In an emphatic declaration of Tanzania’s keen interest to ensure that development takes environmental issues into consideration, the Vice President’s Office has affirmed that it will not compromise its position on environmentally damaging projects.
Tanzania’s Director of Environment in the Vice President’s Office, Dr Julius Ningu, toldThe Guardian on Sunday and the Tanzania Broadcasting Corporation (TBC) in an interview that “the government position for this particular site [Lake Natron] is to maintain [the] ecological system so that flamingos continue to breed … When we talk of sustainable use of natural resources, we mean for the benefit of current and future generations, now extraction of soda ash for sure can’t be beneficial to the future generations.” See full story at http://www.ippmedia.com/frontend/index.php?l=34206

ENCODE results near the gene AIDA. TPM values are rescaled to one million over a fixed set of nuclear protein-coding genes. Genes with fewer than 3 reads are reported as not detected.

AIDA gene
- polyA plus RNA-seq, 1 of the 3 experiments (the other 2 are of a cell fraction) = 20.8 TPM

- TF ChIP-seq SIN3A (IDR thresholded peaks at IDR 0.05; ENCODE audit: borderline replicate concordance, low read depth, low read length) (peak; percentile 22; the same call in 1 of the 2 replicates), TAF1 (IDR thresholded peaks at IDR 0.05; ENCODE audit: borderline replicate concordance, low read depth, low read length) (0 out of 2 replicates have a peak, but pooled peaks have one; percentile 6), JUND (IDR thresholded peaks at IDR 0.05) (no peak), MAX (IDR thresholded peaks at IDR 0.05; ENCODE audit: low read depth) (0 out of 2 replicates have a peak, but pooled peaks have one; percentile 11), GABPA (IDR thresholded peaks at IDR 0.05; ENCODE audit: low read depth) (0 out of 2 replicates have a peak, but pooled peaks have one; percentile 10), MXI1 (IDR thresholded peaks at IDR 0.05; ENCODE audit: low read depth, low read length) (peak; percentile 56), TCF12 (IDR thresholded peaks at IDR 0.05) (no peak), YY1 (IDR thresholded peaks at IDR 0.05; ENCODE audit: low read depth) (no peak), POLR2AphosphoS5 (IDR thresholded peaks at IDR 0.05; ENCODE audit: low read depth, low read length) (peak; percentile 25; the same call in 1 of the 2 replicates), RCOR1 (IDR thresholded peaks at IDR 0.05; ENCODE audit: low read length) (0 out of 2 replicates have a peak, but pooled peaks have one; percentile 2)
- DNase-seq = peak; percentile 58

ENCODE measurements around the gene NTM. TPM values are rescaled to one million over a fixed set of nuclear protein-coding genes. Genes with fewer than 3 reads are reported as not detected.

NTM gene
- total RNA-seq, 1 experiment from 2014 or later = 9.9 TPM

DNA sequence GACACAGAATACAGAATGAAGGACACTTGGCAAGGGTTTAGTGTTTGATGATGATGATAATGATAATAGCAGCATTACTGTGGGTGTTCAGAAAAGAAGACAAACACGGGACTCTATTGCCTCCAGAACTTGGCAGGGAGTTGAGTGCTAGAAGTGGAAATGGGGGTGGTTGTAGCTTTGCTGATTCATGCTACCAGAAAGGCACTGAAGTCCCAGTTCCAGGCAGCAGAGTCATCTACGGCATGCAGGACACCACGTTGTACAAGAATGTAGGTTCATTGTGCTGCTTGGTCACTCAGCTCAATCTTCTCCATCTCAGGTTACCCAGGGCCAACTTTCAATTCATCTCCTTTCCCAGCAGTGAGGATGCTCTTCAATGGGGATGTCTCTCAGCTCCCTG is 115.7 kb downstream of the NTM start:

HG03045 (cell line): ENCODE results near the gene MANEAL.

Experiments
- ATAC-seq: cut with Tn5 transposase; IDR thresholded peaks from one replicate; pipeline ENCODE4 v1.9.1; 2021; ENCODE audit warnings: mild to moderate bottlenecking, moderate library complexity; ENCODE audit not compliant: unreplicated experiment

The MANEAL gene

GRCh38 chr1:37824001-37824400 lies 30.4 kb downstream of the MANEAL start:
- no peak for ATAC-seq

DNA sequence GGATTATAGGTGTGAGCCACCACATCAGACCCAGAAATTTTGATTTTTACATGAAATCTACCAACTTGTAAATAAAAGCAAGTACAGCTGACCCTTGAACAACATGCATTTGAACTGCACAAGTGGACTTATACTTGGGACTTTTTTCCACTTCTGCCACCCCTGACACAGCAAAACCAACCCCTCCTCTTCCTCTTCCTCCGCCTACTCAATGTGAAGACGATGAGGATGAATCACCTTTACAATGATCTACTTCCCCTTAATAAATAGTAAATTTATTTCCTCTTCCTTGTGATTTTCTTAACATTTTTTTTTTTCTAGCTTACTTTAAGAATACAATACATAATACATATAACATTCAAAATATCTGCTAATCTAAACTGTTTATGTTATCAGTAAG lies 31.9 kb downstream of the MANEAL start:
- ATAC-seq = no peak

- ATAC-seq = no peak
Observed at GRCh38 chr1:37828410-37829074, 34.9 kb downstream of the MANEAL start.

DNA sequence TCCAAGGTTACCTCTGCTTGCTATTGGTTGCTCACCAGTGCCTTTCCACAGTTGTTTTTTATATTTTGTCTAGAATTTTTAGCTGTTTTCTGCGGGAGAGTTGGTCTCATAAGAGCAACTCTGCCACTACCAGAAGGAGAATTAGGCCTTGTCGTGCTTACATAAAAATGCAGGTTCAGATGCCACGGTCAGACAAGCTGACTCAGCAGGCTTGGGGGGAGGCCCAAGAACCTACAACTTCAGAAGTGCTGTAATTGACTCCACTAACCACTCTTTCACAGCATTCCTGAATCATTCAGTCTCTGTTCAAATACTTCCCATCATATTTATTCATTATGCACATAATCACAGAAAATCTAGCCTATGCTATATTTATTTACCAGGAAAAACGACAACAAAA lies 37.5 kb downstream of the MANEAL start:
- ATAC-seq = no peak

|75% of the world Lesser Flamingo's breed at Lake Natron |
Photo:Stein Nilsen, Tromsofoto.net
BirdLife welcomes the progressive views expressed recently by the Government of Tanzania in the management of natural resources, both in safeguarding the world-famous Serengeti National Park, and now the Lake Natron Ramsar site.
In 2006, the Tanzanian Government and the Indian company Tata Chemicals put forward proposals to build a large-scale industrial plant, supported by an extensive road and rail infrastructure, to extract soda ash from Lake Natron’s water. Following a global campaign orchestrated by the Wildlife Conservation Society of Tanzania (WCST, BirdLife in Tanzania), Tata withdrew from the project in 2008. But the National Development Corporation (NDC), a government agency, is leading a renewed push to reinstate the project.